The incidence of animal diseases in agricultural sector can increase costs and reduce profitability significantly. It can contribute to an increased in the farm’s vulnerability. Hence, disease surveillance system is an important part of diseases controlling. It’s included reporting the disease or events, analysing the data, responding to those events, and implementing measures aimed at prevention and control. The disease reporting is the first stage in disease surveillance system and subsequently induces other processes. It can lead to a major early detection and rapid response activity. Therefore, the World Organization for Animal Health (OIE) formally indicated that the OIE country members haver a duty to report their country’s animal disease situation in order to guarantee transparency and to improve knowledge of world animal health . At a local level, farmers and livestock owners play an important role in reporting animal diseases. They confront with animal health closer than the veterinary. They can provide important data in which indicates the data on population and the area at risk to the authorities. It can then be used in animal disease surveillance system. Several types of disease surveillance, consist of passive and active surveillance . After reporting stage, the passive surveillance is the system by which veterinary authorities obtaining the data on animal diseases. The veterinary authorities do not establish the specific objective and data collection system. They select only the relevant data for applying in animal disease surveillance system from their routine work, and the reports from farmers or other sources. For this reason, passive surveillance is an inexpensive and commonly used by the veterinary authorities. On the other hand, the active surveillance needs to be designed and conducted by the veterinary authorities with the specific objective of disease surveillance system. The system involves spending a great deal of time, labour, and budgetary resources [3, 4].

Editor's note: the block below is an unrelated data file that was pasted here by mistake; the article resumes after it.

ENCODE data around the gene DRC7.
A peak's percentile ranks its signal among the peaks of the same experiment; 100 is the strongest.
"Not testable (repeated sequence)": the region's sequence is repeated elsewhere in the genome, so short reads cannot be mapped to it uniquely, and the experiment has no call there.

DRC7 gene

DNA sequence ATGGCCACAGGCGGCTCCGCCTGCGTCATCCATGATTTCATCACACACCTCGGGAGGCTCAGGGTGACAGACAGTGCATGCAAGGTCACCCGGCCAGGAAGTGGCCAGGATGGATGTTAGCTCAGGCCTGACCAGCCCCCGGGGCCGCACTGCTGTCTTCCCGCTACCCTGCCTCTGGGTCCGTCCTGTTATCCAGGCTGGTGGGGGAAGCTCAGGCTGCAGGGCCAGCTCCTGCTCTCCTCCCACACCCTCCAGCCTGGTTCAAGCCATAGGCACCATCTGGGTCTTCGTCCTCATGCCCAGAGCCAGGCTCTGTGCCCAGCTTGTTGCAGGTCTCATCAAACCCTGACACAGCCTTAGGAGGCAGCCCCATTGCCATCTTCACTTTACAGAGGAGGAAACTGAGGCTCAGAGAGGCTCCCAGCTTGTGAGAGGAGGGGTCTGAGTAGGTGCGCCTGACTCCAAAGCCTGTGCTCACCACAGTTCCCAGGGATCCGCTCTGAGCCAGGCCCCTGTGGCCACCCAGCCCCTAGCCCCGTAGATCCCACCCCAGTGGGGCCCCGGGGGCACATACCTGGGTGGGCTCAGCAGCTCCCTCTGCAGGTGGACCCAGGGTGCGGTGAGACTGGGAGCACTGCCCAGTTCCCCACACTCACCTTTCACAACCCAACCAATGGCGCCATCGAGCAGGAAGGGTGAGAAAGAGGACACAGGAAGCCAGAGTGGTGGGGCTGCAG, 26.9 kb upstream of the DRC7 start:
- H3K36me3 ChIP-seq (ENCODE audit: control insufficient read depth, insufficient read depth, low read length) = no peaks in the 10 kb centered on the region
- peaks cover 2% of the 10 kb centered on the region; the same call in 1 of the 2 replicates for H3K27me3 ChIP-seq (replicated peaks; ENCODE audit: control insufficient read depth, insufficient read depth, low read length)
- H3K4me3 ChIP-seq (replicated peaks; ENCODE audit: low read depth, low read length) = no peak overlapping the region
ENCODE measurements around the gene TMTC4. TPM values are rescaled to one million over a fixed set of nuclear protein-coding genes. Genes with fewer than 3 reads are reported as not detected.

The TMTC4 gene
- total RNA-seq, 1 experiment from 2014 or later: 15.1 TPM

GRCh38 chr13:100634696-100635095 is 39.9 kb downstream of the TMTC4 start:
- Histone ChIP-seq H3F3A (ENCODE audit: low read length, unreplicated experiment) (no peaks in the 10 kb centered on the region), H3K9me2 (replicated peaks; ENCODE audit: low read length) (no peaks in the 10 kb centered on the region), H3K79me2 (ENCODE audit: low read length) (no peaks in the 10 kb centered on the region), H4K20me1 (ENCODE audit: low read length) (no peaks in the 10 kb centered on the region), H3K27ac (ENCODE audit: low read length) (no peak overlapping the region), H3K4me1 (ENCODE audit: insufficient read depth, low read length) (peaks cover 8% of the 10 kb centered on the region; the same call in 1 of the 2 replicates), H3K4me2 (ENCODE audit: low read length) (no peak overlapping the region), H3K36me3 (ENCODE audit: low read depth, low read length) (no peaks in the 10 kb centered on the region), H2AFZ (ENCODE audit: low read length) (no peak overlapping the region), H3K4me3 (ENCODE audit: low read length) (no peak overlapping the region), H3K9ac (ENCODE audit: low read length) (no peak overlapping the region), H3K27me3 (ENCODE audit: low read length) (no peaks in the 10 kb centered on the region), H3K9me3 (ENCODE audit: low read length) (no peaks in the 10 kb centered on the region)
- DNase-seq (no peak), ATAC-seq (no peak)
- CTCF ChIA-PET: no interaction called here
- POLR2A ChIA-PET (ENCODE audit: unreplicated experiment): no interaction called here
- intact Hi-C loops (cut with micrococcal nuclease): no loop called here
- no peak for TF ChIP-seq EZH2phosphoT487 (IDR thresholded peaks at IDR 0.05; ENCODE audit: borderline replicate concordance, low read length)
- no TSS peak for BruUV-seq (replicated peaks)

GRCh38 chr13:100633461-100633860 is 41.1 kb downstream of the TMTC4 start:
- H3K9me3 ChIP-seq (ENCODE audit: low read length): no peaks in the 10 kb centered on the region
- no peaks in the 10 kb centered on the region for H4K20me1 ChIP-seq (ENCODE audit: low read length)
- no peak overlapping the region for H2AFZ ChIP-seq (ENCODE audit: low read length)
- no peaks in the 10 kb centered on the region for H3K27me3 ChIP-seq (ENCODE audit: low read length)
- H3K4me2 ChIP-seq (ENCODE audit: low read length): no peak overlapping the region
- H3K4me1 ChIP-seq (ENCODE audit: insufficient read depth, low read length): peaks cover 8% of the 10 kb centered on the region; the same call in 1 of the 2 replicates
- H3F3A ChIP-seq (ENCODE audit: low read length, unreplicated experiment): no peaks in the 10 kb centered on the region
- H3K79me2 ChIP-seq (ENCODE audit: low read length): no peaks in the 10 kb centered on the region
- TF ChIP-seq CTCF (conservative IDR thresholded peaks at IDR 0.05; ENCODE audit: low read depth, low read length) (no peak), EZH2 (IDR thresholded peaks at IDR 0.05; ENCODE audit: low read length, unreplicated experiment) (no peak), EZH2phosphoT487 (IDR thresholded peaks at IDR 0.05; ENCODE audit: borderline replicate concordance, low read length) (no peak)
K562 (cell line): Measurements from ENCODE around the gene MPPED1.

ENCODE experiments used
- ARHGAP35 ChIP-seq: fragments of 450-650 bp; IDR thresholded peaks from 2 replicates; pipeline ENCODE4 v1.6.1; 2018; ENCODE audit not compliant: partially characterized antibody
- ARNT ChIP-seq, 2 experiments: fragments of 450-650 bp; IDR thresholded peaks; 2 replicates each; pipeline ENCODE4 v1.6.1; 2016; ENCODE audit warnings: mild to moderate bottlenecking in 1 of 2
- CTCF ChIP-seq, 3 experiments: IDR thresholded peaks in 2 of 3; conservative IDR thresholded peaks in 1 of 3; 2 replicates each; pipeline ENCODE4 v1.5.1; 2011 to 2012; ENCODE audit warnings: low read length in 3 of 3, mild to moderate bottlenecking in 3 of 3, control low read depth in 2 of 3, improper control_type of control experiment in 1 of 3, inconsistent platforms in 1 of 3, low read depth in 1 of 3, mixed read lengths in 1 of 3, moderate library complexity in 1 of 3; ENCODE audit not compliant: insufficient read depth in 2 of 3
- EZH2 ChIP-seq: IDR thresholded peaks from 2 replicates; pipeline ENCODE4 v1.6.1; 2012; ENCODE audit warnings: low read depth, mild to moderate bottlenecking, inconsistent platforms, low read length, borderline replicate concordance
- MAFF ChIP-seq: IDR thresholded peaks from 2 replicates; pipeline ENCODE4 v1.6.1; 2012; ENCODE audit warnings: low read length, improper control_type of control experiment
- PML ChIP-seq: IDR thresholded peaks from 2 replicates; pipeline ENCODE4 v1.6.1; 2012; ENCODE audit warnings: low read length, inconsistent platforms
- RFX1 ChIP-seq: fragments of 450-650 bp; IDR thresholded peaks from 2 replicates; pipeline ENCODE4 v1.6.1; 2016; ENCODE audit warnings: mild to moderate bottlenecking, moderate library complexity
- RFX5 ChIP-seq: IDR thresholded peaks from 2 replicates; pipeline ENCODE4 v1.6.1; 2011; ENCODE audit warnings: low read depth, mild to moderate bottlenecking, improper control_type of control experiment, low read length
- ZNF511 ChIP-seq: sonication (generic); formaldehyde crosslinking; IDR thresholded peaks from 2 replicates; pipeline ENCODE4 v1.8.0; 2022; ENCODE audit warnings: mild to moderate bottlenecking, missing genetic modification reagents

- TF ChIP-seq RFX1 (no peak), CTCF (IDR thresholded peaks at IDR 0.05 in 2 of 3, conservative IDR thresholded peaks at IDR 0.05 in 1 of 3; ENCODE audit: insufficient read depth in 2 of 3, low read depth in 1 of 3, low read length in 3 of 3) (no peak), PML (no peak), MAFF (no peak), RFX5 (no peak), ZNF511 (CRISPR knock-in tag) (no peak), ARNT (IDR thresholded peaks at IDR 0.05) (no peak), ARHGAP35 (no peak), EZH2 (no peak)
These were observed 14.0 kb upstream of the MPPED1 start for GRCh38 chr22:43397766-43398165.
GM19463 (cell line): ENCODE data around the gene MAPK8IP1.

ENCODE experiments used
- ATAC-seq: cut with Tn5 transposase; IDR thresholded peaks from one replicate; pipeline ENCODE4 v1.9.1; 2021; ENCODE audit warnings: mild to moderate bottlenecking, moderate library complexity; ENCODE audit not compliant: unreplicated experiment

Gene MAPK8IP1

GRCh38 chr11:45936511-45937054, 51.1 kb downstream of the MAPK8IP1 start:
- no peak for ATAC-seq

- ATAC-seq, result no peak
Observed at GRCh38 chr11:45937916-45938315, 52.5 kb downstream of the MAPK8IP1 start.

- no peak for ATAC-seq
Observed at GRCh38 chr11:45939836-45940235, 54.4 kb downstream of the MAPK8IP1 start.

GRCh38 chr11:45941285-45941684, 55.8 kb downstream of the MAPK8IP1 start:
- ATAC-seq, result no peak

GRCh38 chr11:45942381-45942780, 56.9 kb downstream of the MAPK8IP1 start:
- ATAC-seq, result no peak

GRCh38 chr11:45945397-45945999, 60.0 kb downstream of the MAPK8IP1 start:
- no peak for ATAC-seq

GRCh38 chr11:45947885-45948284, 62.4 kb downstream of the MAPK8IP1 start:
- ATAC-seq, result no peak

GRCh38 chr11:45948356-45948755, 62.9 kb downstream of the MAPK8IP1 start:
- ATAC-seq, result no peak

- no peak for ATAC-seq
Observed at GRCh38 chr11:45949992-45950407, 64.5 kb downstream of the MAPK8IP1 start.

Participatory disease surveillance system and the PODD project
Participatory disease surveillance system is a type of active disease surveillance system that involves public health practitioners to provide health and disease data together. However, the participatory disease surveillance system is less expensive and more flexible than other types of active surveillance ones . Moreover, it can also be conducted on a large scale, allowing for animal population-based monitoring at a low cost. For the participatory disease surveillance system, the key stakeholders are the community, who are willing to respond rapidly in sharing health data and who can provide insight data about health behaviour . In addition, digital technology, particularly mobile phone devices such as smartphones, allows them to share the data faster .
In 2014, the Participatory One Health Disease Detection project, or PODD, was set up by the veterinary inspection authorities to test animal epidemic control systems using smartphone applications in Chiang Mai province, in collaboration with Chiang Mai University (CMU), the Skoll Global Threats Fund, and the Chiang Mai Provincial Livestock Office. The PODD project was a pilot project which involves various parties, i.e. digital technology, local government agencies, and community volunteers. A total of 296 volunteers from 74 local government agencies were involved in the project . These volunteers play an important role in the PODD system by reporting abnormal animal sicknesses and deaths, animal diseases, animal bites, food safety issues, human diseases, and environmental problems via smartphones. However, to sustain the viability of the project, the volunteers need to be motivated in order to remain their commitments.
Motivation and participatory disease surveillance system
Motivation is important for the performance and success of participatory disease surveillance system. There are many explanations of motivation involve with this study. Maslow, in 1943, separated human needs into five levels that motivate individuals to achieve; physiological needs, safety needs, belongingness and love needs, esteem needs, and self-actualization needs . However, it is undeniable that today's utilization of money as a motivation is widespread. That is because we live in the age of market triumphalism, in which money can buy most of our desires . For instance, the standard labour model of economics, human beings as labourers will offer their effort and time in exchange for compensation .